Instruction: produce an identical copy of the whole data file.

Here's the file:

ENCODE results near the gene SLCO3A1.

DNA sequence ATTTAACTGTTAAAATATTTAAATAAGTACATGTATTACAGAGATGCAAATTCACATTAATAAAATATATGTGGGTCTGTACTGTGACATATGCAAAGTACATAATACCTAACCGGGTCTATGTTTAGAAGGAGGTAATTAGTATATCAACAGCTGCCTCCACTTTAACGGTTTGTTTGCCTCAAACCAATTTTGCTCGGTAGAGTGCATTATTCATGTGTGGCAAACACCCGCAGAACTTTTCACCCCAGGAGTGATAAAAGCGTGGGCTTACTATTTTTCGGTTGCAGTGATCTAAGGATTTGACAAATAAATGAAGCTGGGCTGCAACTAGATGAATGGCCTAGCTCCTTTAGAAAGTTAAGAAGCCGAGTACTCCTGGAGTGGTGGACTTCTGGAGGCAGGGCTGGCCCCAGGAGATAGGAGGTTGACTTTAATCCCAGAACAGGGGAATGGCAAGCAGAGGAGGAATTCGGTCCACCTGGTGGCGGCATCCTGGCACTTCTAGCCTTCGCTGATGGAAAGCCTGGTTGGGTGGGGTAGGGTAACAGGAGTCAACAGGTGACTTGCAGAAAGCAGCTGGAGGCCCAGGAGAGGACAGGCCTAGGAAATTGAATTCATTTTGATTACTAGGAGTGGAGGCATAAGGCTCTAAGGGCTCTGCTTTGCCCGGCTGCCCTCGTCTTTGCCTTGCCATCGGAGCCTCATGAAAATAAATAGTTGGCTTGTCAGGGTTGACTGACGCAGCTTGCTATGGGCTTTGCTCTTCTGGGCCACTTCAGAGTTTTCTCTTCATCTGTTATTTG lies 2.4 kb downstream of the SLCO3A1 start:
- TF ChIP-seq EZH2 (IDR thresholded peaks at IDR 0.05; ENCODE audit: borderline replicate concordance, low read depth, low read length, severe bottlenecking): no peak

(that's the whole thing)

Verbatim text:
ENCODE results near the gene SLCO3A1.

DNA sequence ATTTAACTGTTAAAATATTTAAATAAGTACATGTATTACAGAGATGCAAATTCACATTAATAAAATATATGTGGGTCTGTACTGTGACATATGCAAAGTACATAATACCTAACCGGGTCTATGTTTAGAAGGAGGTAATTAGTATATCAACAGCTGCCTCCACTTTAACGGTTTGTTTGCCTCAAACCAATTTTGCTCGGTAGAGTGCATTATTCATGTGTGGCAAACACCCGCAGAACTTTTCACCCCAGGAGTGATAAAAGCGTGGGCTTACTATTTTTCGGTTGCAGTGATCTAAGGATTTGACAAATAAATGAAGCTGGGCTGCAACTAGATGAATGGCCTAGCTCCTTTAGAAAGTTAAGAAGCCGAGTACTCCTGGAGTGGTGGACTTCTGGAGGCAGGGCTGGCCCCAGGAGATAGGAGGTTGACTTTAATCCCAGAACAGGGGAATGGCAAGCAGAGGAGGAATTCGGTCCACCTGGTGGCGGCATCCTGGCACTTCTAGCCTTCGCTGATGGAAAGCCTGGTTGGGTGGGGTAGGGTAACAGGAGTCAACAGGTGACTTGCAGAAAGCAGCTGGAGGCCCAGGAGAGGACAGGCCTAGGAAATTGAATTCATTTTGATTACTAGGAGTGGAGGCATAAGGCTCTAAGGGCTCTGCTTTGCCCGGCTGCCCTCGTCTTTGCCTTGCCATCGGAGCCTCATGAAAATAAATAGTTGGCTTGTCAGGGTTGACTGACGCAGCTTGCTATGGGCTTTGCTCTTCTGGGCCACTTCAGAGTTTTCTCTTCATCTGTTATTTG lies 2.4 kb downstream of the SLCO3A1 start:
- TF ChIP-seq EZH2 (IDR thresholded peaks at IDR 0.05; ENCODE audit: borderline replicate concordance, low read depth, low read length, severe bottlenecking): no peak